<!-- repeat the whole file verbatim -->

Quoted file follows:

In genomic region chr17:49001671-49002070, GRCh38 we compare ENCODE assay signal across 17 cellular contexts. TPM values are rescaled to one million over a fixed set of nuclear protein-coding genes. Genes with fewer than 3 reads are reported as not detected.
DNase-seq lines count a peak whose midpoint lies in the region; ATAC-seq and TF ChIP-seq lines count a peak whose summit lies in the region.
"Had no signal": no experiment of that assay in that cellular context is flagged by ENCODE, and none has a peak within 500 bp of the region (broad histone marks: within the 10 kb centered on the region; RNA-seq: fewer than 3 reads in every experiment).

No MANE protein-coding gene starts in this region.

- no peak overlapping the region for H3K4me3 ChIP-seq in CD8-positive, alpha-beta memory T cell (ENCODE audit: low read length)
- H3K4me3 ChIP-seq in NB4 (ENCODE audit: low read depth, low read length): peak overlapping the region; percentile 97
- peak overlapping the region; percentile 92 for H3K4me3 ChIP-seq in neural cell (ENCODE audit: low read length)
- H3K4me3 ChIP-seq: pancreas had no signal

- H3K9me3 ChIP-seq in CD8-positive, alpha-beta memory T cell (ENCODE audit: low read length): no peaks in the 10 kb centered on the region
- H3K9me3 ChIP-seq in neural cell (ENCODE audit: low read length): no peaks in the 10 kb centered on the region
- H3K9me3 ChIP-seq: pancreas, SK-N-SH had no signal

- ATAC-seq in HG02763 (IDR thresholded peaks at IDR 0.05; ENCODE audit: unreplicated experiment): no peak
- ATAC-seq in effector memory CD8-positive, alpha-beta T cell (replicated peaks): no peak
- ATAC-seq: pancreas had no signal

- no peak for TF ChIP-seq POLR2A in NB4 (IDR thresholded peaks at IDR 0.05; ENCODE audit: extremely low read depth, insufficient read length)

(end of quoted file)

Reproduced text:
In genomic region chr17:49001671-49002070, GRCh38 we compare ENCODE assay signal across 17 cellular contexts. TPM values are rescaled to one million over a fixed set of nuclear protein-coding genes. Genes with fewer than 3 reads are reported as not detected.
DNase-seq lines count a peak whose midpoint lies in the region; ATAC-seq and TF ChIP-seq lines count a peak whose summit lies in the region.
"Had no signal": no experiment of that assay in that cellular context is flagged by ENCODE, and none has a peak within 500 bp of the region (broad histone marks: within the 10 kb centered on the region; RNA-seq: fewer than 3 reads in every experiment).

No MANE protein-coding gene starts in this region.

- no peak overlapping the region for H3K4me3 ChIP-seq in CD8-positive, alpha-beta memory T cell (ENCODE audit: low read length)
- H3K4me3 ChIP-seq in NB4 (ENCODE audit: low read depth, low read length): peak overlapping the region; percentile 97
- peak overlapping the region; percentile 92 for H3K4me3 ChIP-seq in neural cell (ENCODE audit: low read length)
- H3K4me3 ChIP-seq: pancreas had no signal

- H3K9me3 ChIP-seq in CD8-positive, alpha-beta memory T cell (ENCODE audit: low read length): no peaks in the 10 kb centered on the region
- H3K9me3 ChIP-seq in neural cell (ENCODE audit: low read length): no peaks in the 10 kb centered on the region
- H3K9me3 ChIP-seq: pancreas, SK-N-SH had no signal

- ATAC-seq in HG02763 (IDR thresholded peaks at IDR 0.05; ENCODE audit: unreplicated experiment): no peak
- ATAC-seq in effector memory CD8-positive, alpha-beta T cell (replicated peaks): no peak
- ATAC-seq: pancreas had no signal

- no peak for TF ChIP-seq POLR2A in NB4 (IDR thresholded peaks at IDR 0.05; ENCODE audit: extremely low read depth, insufficient read length)